news analysis - teachers and the workload agreement


Just over a year ago teacher unions were united. Teachers' workload was unsustainable. The profession was struggling to recruit. Trained teachers were leaving in droves — unwilling to work unacceptable hours for inadequate pay. This crisis could no longer be denied by the government.

As the two largest teacher unions began this year's conference season all of the above remained true — apart from the first statement. The NUT and the NASUWT have each distributed literature to their members' home addresses castigating the other union. Charles Clarke and the employers must be rubbing their hands in glee.

The main reason for this bitter division is the government's workforce reform agreement with the teacher unions (apart from the NUT) and UNISON.

The key concern of the NUT is that elements of the workforce reform agreement will seriously undermine the professionalism of teachers and the quality of education, by requiring unqualified staff to take sole charge of classes — 30 or so pupils — while under the notional supervision of a qualified teacher who may not even be in the building. The NUT believes that the government's response to the recruitment and retention crisis is to use agreement as a vehicle for providing a cheap and low-quality education service employing even fewer qualified teachers.

The other unions see the agreement as a means of reducing teacher workload, and thereby the recruitment crisis, while providing an improved career structure for classroom assistants and other support staff. Hence the bitter division.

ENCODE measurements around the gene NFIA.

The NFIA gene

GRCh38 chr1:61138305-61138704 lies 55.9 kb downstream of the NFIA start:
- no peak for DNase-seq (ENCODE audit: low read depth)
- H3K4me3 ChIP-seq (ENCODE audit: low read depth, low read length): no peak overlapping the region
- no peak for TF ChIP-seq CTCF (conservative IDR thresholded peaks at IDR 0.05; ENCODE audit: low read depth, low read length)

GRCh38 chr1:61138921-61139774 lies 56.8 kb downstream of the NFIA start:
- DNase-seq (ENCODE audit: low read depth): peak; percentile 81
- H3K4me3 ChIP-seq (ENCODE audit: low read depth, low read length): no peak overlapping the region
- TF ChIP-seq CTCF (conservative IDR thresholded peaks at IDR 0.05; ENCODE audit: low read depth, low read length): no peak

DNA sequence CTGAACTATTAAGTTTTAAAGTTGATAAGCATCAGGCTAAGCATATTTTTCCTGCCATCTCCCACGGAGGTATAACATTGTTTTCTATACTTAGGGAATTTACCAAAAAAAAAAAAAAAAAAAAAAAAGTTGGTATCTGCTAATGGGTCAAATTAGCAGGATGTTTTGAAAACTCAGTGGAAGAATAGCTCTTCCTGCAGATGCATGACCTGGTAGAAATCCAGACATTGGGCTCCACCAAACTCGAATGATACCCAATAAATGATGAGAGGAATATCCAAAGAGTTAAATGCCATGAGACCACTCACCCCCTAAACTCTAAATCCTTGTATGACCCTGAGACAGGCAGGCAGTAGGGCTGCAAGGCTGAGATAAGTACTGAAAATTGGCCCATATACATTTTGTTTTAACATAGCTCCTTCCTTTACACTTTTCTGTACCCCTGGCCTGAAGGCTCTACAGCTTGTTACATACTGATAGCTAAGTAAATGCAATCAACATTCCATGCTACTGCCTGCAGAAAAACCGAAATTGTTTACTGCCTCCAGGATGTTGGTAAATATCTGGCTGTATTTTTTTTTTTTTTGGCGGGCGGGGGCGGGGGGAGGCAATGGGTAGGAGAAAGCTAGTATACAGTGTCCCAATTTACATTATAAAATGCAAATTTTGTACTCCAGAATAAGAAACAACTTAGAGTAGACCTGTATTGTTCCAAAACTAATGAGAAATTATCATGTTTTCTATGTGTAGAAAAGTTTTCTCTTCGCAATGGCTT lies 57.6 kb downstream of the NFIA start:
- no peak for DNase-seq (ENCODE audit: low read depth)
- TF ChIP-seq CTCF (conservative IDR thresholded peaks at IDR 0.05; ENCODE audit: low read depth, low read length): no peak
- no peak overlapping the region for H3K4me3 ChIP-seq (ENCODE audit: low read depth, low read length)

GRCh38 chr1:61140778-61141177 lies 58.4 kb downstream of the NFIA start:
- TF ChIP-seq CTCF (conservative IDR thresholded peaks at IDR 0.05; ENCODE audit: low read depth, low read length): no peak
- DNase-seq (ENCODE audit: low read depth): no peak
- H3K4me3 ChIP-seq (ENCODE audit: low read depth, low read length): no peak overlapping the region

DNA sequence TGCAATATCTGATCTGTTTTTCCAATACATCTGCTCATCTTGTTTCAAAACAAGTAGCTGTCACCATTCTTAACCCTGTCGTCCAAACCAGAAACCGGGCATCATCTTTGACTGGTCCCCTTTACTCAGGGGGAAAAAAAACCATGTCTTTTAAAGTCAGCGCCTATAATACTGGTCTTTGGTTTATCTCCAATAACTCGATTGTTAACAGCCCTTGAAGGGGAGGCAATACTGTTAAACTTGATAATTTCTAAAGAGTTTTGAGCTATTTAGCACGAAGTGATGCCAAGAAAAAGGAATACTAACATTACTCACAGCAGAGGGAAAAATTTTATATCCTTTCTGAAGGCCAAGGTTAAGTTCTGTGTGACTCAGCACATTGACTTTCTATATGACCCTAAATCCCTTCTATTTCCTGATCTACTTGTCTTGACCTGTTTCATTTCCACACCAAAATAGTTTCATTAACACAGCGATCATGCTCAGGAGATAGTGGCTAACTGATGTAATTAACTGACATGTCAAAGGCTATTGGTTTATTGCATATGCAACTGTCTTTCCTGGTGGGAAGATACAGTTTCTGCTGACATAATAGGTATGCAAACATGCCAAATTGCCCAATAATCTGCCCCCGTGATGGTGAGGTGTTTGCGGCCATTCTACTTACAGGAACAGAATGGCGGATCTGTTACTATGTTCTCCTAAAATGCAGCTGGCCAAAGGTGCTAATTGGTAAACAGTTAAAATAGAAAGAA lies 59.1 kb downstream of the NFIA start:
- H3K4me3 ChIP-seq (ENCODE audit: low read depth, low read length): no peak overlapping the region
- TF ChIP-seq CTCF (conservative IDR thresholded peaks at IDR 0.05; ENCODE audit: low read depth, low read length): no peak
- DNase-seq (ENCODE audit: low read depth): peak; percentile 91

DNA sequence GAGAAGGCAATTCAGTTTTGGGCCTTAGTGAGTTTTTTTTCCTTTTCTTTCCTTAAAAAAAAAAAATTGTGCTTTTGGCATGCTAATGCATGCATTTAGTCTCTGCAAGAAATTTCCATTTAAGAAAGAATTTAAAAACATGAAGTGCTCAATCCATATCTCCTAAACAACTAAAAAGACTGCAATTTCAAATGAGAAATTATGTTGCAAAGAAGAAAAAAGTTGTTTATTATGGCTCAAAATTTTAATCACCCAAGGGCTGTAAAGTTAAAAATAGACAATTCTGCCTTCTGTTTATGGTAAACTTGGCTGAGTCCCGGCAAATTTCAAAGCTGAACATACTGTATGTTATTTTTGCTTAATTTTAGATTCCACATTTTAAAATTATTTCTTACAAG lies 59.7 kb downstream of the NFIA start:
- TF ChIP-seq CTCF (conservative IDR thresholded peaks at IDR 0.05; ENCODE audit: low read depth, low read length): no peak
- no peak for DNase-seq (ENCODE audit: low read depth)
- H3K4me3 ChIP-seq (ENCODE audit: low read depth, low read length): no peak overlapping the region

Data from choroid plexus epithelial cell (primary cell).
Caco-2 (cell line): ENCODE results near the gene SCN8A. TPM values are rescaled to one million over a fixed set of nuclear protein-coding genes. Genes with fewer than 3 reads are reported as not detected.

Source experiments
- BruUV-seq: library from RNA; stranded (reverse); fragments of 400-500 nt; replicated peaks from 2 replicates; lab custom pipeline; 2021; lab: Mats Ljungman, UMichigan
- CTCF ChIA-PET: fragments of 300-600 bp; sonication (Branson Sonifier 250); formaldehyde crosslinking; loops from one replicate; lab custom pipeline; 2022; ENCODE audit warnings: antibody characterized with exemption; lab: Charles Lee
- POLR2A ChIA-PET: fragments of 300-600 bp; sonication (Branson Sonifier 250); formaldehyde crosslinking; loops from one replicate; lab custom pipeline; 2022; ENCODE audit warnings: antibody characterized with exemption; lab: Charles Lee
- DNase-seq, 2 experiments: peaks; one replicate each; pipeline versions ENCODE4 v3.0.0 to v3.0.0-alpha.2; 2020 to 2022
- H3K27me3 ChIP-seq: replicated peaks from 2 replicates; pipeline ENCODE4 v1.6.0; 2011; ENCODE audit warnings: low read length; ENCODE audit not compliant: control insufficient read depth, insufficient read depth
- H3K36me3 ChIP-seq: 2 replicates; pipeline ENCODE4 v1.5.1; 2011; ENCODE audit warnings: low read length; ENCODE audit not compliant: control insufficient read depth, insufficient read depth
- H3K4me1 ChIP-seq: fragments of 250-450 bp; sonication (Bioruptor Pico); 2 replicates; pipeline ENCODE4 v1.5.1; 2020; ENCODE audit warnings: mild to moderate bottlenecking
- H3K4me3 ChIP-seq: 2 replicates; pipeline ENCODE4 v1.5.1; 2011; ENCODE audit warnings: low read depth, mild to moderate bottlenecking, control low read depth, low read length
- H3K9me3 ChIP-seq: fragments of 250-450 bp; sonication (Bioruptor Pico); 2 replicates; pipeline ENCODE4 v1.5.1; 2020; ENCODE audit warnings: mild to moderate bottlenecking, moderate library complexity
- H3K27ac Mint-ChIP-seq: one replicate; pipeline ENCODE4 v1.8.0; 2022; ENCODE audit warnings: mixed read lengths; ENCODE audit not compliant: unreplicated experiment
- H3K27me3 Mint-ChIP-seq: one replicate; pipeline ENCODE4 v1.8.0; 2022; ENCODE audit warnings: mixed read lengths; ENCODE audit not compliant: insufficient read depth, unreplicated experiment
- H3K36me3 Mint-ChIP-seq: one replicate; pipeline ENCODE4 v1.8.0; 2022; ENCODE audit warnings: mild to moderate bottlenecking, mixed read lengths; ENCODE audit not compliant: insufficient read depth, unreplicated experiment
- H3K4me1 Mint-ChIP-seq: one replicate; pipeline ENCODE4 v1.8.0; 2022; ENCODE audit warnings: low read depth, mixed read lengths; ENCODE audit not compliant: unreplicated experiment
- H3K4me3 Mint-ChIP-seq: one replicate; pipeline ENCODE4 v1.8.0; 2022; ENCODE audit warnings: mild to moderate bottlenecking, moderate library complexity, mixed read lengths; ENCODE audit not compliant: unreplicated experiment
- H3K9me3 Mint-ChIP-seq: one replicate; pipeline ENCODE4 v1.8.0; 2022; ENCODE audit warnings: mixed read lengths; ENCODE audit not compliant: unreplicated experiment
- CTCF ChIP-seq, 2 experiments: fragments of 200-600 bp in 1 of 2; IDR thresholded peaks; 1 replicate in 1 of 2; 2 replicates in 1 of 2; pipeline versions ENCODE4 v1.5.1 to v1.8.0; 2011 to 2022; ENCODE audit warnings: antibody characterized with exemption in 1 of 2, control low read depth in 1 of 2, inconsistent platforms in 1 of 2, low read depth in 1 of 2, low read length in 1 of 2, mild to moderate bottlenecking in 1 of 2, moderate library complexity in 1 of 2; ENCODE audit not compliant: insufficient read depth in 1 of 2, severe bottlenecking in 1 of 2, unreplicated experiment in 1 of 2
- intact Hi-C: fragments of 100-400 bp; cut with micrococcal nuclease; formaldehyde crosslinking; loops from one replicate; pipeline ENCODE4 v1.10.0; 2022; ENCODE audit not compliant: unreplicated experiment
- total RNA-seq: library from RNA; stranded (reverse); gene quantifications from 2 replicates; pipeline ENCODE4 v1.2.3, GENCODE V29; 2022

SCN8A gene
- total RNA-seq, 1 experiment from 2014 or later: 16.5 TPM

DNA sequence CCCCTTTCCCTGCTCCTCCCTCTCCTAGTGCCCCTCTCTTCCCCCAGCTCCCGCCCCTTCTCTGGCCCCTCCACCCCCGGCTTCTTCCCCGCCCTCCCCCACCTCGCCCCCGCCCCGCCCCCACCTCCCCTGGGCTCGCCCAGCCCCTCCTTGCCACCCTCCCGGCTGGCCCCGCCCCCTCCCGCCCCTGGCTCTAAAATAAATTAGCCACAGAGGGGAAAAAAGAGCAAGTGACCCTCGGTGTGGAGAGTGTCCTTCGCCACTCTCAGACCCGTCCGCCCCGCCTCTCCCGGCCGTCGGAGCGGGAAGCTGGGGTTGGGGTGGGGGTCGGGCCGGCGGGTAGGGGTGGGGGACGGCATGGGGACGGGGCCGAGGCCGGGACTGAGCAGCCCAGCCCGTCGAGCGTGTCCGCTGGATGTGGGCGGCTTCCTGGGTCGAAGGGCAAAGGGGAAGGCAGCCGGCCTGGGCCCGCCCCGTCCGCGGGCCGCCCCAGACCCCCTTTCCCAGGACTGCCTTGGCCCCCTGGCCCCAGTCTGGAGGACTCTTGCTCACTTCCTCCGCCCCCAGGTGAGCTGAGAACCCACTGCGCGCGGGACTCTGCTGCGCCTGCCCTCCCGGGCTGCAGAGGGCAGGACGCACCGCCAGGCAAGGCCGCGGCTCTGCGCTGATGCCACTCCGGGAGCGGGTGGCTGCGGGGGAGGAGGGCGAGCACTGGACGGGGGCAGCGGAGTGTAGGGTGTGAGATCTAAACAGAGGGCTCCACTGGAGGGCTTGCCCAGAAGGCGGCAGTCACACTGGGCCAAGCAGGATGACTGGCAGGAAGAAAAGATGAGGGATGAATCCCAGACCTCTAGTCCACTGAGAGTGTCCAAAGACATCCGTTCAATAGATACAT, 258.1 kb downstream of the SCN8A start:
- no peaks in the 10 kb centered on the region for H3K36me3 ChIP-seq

So what now needs to be done? The use of unqualified staff to supervise classes is happening — and the government refuses to regulate their conditions or pay, saying instead that these are matters for schools or local authorities. At the moment these workers are mainly "cover managers" or "learning supervisors", employed largely to cover classes of absent teachers — at about one-quarter of the daily cost of agency supply teachers. This has been met by some resistance from NUT members — but we need to recognise that this resistance has been patchy.

Take the example of one local authority, Oldham. The area has 14 secondary schools, 3 of which have recruited cover managers since September. One of the schools has seen its NUT members take action and another's NUT members are considering this, while negotiations with the headteacher continue.

But members do recognise the benefits of reduced workload through not having to cover so much for absent colleagues, and so the key issue has become reducing the number of days a cover manager is used before a qualified supply teacher is employed. The great danger is that the employment of such support staff is happening piecemeal, school by school, with no regulation of their conditions or pay.

The NUT's opposition to the government's plans for education has been principled. Its attacks on other unions have not been tactically astute. All teachers need to guard against the dilution of their professionalism — the first step is of course recognising the attack. We have not succeeded in preventing unqualified workers teaching whole classes — the imperative now must be to regulate their pay, conditions of service, training and skill.